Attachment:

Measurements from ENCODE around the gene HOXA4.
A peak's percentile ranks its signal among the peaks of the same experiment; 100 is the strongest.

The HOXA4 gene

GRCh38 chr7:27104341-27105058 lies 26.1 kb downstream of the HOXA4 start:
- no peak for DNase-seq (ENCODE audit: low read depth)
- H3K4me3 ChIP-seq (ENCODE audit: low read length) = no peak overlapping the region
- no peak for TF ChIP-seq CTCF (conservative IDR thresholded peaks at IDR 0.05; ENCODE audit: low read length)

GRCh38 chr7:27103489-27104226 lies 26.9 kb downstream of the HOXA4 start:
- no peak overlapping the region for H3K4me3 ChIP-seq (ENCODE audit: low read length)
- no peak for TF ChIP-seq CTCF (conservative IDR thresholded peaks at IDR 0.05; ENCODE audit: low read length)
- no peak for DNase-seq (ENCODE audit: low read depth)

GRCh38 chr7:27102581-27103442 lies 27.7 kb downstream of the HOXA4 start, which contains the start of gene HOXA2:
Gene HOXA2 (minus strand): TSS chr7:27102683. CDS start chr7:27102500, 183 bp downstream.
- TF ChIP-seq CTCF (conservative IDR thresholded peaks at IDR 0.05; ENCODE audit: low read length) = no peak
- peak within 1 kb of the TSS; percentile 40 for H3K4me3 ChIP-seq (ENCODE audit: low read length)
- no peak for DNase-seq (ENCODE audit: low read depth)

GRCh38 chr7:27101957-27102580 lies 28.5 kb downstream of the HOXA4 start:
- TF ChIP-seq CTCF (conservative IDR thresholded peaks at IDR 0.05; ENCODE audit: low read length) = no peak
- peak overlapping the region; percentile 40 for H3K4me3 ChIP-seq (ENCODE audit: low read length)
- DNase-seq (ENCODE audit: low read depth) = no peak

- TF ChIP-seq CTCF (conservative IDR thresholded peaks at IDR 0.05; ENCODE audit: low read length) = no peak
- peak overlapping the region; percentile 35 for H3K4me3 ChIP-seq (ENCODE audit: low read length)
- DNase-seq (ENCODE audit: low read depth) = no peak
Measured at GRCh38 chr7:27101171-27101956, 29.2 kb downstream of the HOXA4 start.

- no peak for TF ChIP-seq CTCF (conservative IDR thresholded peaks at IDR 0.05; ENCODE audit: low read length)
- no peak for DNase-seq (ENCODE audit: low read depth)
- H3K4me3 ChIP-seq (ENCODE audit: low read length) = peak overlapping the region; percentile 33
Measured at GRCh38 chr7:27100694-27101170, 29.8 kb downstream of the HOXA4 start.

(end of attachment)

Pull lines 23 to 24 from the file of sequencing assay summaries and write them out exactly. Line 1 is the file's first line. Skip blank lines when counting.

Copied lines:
- DNase-seq (ENCODE audit: low read depth) = no peak
Measured at GRCh38 chr7:27101171-27101956, 29.2 kb downstream of the HOXA4 start.